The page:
Like every Dickinson shotgun, the new Greenwing is also backed by the company’s U.S.-based customer service and Limited Lifetime Warranty.

For more information about the new Dickinson Greenwing 12-gauge over/under, or the company’s entire line of quality shotguns for hunting, sport shooting and tactical use, visit the local Dickinson Arms dealer, contact Dickinson Arms at (805) 978-8565 or go online to www.DickinsonArms.com.

STOCK CHECKERING ON the Dickinson Greenwing over/under is 22 lines per inch and the trigger is gold colored. The gun comes with five interchangeable choke tubes, wrench and carrying case for the extra tubes.

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We hope you enjoyed this article on our no-charge website wonews.com. Of course, this site contains only a small fraction of the stories that Western Outdoor Publications produces each week in its two northern and southern editions and its special supplements. You can subscribe to the print issue that is mailed weekly and includes the easy flip-page full-color digital issues, or you can purchase a digital only subscription. Click here to see the choice.

Is 6.5mm magic or just a nice size?

Given all of the hoopla in Gundom these days surrounding the 6.5mm bullet size, one might think that there is something magic about .264-inch. Not so, but it is a nice size for all kinds of shooting and hunting.


In a way, today’s 6.5mm mania is going back to the future, since that diameter was among the first to be used militarily in the early days of smokeless powder back in the late 19th and early 20th Centuries.


Even by the end of WWI, interest in 6.5mm was lackluster at best among militaries and civilians. Metric cartridges of 7mm and 8mm took center stage, while American diameters of .277 and .308 were the name of the game.


The sectional density of the long, narrow 6.5mm bullets in military full metal jackets and civilian expanding bullets of the era made that size logical when penetration was desired. The typical configuration then was the 160-grain round nose. That is a very long bullet for its diameter.


After remaining mostly dormant for decades, the 6.5mm made an anemic “comeback” in the late ’50s and mid-’60s with the respective introductions of the .264 Winchester Magnum in 1959 and the 6.5mm Remington Magnum in 1966. Neither captured the imagination of the general shooting public and have since fallen into obscurity.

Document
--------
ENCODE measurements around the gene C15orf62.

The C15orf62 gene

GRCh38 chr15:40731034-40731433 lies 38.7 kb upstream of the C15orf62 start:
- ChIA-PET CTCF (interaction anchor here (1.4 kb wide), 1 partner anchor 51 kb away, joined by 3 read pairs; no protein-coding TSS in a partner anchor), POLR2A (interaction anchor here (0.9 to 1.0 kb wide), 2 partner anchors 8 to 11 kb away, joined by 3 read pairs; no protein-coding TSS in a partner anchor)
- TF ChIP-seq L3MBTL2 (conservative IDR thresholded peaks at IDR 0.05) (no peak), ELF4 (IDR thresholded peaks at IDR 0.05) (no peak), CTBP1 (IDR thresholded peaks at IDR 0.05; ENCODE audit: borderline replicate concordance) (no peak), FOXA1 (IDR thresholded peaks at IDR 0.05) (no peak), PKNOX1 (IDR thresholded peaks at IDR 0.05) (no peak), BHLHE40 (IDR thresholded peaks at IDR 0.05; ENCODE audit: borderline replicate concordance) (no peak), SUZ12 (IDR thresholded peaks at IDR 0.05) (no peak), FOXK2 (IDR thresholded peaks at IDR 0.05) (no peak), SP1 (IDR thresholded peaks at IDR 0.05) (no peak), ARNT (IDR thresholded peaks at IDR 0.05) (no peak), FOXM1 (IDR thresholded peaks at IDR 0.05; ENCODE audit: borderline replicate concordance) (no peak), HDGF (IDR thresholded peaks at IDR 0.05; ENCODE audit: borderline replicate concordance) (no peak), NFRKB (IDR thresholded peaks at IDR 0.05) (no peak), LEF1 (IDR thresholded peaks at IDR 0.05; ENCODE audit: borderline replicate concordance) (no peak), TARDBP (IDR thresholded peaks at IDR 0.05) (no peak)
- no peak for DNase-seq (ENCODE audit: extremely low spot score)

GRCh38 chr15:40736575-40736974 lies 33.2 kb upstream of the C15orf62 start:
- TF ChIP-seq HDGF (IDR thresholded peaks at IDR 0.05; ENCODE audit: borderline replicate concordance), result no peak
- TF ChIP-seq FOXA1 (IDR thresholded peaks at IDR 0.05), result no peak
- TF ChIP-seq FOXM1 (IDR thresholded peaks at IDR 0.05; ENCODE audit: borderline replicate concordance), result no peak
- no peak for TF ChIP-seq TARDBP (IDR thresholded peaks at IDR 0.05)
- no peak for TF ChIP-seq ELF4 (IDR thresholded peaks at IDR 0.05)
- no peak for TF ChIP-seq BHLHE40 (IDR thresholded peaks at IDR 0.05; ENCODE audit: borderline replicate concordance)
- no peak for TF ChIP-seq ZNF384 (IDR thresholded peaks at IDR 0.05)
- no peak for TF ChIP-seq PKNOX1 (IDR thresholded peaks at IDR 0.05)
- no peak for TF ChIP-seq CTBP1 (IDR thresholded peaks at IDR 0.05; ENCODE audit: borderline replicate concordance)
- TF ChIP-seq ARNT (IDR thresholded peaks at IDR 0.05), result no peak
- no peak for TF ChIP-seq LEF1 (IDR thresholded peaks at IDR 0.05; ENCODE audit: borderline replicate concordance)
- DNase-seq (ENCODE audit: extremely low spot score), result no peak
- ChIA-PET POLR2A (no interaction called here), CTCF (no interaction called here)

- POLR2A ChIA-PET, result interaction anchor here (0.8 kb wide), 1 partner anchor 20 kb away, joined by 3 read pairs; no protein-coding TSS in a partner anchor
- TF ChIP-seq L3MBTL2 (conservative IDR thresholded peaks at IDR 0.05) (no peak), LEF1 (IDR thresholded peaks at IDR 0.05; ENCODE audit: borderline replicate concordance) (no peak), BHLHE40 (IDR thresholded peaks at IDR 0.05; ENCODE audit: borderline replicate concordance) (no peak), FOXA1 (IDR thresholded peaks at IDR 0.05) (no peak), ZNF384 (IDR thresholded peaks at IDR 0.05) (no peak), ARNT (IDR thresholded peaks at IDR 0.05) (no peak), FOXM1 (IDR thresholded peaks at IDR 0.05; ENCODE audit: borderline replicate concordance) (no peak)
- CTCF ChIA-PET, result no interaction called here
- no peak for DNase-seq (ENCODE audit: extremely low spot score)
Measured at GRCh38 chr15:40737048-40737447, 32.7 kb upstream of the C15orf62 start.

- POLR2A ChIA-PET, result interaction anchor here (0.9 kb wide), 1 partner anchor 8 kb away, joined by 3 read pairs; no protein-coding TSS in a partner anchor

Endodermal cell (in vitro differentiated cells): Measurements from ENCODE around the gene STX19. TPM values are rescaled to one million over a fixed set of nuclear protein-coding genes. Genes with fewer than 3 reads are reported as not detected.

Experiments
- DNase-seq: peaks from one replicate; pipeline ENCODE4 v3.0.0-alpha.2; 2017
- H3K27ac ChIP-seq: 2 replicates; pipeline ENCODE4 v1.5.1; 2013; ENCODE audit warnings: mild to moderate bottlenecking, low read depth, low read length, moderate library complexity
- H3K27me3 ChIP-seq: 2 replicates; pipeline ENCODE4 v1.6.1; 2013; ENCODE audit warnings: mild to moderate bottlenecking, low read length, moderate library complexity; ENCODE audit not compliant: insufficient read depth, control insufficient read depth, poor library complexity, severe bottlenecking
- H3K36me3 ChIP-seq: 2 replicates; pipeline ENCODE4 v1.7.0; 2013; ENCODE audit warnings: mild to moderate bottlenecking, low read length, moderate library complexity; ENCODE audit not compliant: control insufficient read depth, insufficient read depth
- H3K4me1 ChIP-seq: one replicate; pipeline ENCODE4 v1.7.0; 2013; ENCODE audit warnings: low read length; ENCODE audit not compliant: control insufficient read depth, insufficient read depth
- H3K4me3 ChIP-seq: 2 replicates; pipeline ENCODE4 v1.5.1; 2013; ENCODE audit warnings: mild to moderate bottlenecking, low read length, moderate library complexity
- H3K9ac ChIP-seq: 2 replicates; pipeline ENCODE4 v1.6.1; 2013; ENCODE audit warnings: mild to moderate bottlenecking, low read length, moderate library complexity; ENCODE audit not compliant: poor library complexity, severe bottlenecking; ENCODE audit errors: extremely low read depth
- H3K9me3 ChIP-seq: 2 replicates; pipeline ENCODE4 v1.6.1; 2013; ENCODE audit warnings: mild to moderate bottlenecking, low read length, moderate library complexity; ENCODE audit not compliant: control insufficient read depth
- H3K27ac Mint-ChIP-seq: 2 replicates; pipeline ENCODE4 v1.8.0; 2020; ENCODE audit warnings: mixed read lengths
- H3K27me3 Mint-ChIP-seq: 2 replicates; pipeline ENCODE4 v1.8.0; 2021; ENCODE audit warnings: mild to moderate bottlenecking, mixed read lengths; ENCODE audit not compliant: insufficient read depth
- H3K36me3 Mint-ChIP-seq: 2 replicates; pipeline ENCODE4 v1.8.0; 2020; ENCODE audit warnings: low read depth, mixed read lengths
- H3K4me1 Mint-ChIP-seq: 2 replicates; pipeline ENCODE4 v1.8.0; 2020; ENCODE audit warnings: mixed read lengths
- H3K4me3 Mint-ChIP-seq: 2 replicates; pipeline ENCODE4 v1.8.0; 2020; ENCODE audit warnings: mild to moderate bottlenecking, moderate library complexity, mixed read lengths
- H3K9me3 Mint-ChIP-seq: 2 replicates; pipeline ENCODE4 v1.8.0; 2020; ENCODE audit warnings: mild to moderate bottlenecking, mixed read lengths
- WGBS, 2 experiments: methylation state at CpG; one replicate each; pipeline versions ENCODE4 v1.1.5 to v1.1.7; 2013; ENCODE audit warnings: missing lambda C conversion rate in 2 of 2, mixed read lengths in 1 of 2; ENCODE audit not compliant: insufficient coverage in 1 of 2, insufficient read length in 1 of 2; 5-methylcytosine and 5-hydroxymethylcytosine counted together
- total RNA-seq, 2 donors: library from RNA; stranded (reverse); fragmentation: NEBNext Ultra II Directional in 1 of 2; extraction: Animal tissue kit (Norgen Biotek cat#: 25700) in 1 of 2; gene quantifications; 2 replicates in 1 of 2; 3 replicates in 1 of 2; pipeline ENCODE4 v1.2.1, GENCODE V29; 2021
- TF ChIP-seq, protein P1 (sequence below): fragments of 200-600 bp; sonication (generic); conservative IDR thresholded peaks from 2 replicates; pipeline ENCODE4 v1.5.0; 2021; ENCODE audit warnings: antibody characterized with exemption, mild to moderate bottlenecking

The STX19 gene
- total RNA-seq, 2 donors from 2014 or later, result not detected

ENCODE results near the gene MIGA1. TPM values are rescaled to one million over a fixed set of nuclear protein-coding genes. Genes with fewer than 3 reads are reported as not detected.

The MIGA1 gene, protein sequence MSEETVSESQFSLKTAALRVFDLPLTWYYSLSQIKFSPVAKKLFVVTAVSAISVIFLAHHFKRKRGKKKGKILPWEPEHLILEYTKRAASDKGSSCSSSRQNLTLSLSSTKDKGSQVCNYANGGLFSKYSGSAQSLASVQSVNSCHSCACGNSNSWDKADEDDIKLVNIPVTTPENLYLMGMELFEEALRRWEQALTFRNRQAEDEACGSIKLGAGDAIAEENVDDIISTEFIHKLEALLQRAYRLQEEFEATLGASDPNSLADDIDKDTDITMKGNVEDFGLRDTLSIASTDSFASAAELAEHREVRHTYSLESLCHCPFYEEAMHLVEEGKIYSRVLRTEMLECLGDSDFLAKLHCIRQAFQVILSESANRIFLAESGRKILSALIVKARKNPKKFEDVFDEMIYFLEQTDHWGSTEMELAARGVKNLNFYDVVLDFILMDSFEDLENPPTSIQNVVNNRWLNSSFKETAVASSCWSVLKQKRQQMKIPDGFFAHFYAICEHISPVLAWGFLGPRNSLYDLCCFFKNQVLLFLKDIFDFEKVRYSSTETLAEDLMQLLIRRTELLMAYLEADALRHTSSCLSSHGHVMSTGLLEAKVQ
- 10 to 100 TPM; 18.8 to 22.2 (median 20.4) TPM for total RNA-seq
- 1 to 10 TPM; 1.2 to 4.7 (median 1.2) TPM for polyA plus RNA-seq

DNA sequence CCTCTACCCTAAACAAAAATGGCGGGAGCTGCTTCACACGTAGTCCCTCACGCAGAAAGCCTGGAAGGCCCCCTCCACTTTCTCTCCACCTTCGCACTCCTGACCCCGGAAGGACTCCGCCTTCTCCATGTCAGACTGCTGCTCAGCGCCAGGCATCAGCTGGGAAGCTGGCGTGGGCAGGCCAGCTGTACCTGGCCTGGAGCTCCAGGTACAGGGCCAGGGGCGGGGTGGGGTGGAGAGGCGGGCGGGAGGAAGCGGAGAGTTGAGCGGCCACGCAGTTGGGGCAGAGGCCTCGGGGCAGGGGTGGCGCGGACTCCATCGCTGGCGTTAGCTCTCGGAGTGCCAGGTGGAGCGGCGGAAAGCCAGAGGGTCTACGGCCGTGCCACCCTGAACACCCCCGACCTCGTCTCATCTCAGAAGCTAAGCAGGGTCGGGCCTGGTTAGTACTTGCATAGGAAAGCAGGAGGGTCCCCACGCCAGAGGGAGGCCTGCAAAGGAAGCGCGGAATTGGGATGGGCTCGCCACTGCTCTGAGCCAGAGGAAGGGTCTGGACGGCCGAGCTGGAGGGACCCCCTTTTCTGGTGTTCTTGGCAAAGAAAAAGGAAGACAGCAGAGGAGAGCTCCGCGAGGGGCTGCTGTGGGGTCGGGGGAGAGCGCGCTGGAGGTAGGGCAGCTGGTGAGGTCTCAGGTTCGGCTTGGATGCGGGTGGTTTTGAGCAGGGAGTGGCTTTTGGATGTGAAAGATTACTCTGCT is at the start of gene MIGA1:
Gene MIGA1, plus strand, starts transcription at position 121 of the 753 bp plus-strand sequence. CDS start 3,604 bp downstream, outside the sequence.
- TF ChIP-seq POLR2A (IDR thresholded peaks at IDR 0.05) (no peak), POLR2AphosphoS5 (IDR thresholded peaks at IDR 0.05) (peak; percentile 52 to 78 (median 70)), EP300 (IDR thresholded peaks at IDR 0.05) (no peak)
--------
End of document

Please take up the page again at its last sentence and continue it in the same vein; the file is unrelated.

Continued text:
Then in 1997, Remington came out with the .260 Remington, which was a standardized 6.5-08 because essentially it is the .308 Winchester cartridge necked down to .264. The .260 Remington was developed as a target cartridge, but quickly found its way into the woods as a hunting round for game like deer. It never developed much of a following before it was supplanted by the 6.5mm Creedmoor — a cartridge designed for target work, but which also quickly found its way into the woods on hunts.


Because of the superlative marketing efforts by Hornady, the 6.5mm Creedmoor captured the imagination of the shooting public and has become a rock star among recent cartridges. Now, Hornady is attempting to do a marketing double-tap with its 6.5mm PRC (Precision Rifle Cartridge) that was announced in the fall of 2017 and hit the market in 2018. It is touted as the “big brother” of the 6.5mm Creedmoor. The 6.5mm Creedmoor is based on the .30 TC, which was based on the .308 Winchester, while the 6.5mm PRC is based on a fatter Ruger Compact Magnum mother case size.


For both of the Hornady-backed 6.5s, the mindset has been to deliver cartridges that work for long-range shooting and hunting. They combine the best of all worlds in that they have relatively flat trajectories, retain punch at distance and don’t kick like mules. There is little doubt that both will continue to be quite popular because of the focus these days on longer range performance.


In the middle of the 6.5mm hoopla, Weatherby trumped them all in 2016 with the introduction of the 6.5-300 Weatherby Magnum cartridge, which essentially is a .300 Weatherby Magnum cartridge necked down to .264. Where the other modern 6.5s operate with muzzle velocities in the 2,800 to 3,200 feet per second realm, the 6.5-300 puts bullets out in excess of 3,500 fps (eclipsing the .26 Nosler, introduced in 2013, by around 100 fps).


Modern manufacturing capabilities and modern designs and materials have made this entire rebirth of the 6.5 possible. The industry is able to make the accurate rifles, effective scopes and consistent ammunition necessary for success. Until all of those elements came together, it took bigger diameter bullets to work so universally.